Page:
Four Finger Freddy
Photo Credit: (Manaphoto)
Lovely Water by Cian McKenna is a series of images and videos
McKenna on his project:
A bit of straight-forward and altogether meaningless eye candy you might say, or a visual exploration of a place I love. Lovely Water is an ongoing project that is added to following every trip down to the sea armed with a camera and a strong desire to go for a swim.
These images and videos are taken in a sheltered cove known deceptively as ‘the 40ft’ in Sandycove, Dublin. It has been frequented by all manner of nudey and not nudey bathers since the days of Joyce (RIP) and is altogether wonderful year round.
An unidentified diver hovers above a Red Sea porcupine fish from the family “Diodontidae.” Pectoral muscles that act as bellows and lack of ribs enable these fish to suck up water or air and treble their size when frightened.
Photo by David Doubilet
Behold the Flapjack Octopus!
Does this octopus look familiar? The “flapjack octopus” is a rarely observed, deep-sea species, but you may know it better as the inspiration for the animated character Pearl in Finding Nemo. It was collected by our sister organization, the Monterey Bay Aquarium Research Institute, and it’s on exhibit now in our Tentacles special exhibition, which opened this morning for members, and tomorrow (April 12) for the general public!
These images show the flapjack octopus (Opisthoteuthis sp.) in the wild, and in on exhibit. We use a red light to display this species. Since the octopus can’t see red light, it thinks it’s in the darkness of the deep sea, its natural environment.
Very little is known about the life history of these animals. They’re one of the cirrate octopuses – a tiny group within the overall family. We may yet discover more species in this group—with the help of MBARI. They’re helping us learn about many deep-sea species, through video observation and occasionally collecting individuals. One of the flapjack octopuses even laid eggs in our behind-the-scenes holding area. That first batch didn’t mature, but we’ll try again if any other individuals reproduce.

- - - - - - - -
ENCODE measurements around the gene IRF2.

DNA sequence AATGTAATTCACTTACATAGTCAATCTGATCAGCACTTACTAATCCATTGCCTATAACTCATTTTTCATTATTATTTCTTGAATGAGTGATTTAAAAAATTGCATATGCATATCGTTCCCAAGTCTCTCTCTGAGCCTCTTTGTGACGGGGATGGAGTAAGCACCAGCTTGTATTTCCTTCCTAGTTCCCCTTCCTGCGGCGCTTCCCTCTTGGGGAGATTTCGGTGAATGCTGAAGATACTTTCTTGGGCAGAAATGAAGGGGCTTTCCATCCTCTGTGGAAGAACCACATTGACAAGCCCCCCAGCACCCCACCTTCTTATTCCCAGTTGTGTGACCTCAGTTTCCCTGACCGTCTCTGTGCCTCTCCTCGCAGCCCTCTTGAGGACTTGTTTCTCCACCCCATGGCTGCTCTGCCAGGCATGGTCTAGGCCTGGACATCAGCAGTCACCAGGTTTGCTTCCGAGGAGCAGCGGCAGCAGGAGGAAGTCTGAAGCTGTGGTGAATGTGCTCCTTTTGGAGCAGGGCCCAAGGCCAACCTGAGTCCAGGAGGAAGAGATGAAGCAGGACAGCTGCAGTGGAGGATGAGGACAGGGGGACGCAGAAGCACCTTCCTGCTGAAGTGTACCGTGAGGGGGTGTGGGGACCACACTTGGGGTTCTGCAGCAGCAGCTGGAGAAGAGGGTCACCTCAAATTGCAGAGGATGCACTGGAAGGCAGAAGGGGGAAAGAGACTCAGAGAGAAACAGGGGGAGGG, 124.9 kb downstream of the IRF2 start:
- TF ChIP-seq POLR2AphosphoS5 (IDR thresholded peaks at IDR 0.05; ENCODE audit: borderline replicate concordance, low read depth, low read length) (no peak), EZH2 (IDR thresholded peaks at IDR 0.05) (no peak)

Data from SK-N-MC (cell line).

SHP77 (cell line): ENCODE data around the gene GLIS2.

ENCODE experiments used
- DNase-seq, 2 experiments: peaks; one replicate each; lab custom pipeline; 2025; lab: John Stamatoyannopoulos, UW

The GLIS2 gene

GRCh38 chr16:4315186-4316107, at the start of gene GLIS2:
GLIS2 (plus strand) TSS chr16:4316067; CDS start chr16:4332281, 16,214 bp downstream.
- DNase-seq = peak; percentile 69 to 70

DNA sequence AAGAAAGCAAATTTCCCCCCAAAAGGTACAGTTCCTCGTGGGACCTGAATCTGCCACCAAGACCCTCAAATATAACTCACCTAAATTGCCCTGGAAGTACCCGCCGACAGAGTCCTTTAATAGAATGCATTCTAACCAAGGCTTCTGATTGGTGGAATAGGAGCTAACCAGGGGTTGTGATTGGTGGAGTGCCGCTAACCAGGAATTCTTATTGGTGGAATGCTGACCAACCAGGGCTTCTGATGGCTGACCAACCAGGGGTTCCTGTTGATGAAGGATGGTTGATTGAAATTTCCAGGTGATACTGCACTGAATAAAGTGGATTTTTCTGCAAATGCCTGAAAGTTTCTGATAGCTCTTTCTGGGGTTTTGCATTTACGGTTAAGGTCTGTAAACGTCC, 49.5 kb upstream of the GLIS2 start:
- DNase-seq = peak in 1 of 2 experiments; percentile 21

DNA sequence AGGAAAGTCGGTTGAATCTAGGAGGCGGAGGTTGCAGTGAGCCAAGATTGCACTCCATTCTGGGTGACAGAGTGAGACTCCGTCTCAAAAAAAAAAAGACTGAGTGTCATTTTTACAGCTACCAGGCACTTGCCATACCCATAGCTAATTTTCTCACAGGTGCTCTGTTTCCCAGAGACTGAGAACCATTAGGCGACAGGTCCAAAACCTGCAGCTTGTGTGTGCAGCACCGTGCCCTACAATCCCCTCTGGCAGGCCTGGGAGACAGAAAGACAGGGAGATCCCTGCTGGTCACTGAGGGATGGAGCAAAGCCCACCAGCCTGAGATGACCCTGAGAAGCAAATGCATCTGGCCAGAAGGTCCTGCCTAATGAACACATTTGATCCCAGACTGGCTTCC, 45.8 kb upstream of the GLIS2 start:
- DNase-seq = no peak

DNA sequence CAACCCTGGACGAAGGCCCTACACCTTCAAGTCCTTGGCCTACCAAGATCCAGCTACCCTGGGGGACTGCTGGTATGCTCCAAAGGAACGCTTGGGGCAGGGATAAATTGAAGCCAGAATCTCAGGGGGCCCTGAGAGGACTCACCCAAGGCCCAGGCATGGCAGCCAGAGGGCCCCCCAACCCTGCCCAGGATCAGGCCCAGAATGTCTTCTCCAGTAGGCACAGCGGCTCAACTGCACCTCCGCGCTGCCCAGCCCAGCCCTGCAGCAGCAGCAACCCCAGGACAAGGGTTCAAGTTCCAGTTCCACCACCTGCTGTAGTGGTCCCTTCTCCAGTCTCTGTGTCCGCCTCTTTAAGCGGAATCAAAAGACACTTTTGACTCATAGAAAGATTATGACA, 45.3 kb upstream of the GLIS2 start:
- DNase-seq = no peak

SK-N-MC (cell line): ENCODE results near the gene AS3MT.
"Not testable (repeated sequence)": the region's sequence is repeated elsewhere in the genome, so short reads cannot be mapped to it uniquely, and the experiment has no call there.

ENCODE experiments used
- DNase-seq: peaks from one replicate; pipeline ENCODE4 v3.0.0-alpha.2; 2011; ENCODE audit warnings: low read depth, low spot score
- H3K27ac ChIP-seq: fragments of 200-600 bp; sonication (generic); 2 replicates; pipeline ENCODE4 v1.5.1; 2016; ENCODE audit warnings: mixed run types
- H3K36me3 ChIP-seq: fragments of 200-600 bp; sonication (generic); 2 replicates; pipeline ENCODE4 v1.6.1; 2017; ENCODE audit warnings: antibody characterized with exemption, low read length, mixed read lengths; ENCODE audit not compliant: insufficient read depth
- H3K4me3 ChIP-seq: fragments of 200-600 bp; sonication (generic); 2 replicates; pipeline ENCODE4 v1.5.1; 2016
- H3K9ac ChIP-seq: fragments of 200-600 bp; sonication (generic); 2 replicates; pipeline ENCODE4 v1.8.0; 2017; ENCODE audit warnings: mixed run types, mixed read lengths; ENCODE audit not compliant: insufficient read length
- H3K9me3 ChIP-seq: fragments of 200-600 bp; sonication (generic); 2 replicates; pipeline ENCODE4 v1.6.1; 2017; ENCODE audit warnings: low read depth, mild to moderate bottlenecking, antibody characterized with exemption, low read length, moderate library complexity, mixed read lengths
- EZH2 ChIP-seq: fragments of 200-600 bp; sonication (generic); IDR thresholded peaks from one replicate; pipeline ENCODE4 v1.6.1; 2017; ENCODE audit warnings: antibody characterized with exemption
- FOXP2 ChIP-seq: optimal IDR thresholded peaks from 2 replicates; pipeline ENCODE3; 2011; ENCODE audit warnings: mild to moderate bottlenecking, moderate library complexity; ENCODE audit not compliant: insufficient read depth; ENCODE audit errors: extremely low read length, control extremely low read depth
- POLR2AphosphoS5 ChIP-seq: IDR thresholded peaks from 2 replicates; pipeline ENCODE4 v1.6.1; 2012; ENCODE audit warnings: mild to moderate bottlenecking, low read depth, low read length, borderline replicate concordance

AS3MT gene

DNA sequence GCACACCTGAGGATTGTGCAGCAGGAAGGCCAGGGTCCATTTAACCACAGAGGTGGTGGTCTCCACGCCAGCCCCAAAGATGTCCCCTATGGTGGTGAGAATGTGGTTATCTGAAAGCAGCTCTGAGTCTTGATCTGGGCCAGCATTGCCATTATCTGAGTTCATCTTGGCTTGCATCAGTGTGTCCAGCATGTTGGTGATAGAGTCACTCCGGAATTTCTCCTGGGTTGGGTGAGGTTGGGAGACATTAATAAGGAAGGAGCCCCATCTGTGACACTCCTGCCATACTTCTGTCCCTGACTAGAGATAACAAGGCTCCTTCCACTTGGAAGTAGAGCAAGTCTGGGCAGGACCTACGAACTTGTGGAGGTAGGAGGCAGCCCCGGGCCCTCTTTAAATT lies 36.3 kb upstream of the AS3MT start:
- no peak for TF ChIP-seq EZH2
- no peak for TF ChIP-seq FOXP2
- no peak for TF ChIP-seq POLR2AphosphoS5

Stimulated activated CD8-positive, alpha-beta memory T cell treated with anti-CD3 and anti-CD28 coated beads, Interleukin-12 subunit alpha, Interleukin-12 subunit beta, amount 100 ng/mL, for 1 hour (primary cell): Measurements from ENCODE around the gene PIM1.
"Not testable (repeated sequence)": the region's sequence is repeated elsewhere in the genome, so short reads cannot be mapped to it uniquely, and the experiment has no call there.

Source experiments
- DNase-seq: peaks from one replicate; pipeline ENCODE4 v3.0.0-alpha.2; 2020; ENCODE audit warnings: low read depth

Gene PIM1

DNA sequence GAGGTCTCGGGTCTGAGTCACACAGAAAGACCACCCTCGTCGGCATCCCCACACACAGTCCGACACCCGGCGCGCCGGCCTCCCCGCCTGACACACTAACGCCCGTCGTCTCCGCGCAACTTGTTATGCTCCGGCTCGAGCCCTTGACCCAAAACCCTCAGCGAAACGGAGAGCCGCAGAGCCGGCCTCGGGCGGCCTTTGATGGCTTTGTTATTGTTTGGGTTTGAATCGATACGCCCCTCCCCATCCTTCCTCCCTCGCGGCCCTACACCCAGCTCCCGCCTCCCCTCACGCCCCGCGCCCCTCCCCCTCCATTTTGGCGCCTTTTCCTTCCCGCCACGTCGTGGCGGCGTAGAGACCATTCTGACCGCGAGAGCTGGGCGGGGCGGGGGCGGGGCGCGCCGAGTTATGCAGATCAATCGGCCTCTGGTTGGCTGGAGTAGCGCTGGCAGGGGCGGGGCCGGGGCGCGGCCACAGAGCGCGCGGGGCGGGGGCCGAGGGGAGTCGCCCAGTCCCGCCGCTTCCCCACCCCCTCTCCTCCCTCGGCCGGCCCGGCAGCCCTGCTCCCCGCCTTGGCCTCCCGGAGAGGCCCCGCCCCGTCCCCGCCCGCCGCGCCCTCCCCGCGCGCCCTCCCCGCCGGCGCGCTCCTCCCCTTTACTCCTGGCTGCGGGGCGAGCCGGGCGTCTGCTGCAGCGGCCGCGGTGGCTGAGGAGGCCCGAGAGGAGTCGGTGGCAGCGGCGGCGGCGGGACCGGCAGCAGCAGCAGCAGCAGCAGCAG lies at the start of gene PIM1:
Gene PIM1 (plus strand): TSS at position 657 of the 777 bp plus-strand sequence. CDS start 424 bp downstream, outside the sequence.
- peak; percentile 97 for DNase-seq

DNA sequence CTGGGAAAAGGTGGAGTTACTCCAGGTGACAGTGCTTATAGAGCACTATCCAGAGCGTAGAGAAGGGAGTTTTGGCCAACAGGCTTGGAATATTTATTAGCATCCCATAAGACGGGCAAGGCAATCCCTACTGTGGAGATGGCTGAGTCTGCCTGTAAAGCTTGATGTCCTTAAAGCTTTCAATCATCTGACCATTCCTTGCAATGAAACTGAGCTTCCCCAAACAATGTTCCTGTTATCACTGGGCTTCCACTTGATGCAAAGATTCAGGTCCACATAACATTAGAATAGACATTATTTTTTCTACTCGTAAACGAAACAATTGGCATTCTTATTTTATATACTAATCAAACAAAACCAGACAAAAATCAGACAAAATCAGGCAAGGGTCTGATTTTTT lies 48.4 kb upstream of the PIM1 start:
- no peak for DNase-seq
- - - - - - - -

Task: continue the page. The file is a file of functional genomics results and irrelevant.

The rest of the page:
Learn more about the exhibit
Waterbears can go without food or water for more than a decade. They can survive temperatures from zero to above the boiling point of water, pressure six times stronger than the deepest ocean trench, radiation hundreds of times higher than the fatal dose for a human, and the vacuum of space.
hope im reincarnated as this
I don’t think I like it
I will have nightmares now
This things have apparently been around since millions of years BEFORE the dinosaurs, but don’t worry, it’s microscopic…
Wait, we can’t see it… maybe we should worry.
Just learned about these in Biology 2!
Andres Amador is an artist who uses the beach as his canvas, racing against the tide to create these large scale temporary masterpieces using a rake or stick ..
Andres’ creations are simply stunning and knowing that these delicate creations are temporary somehow makes them even more beautiful.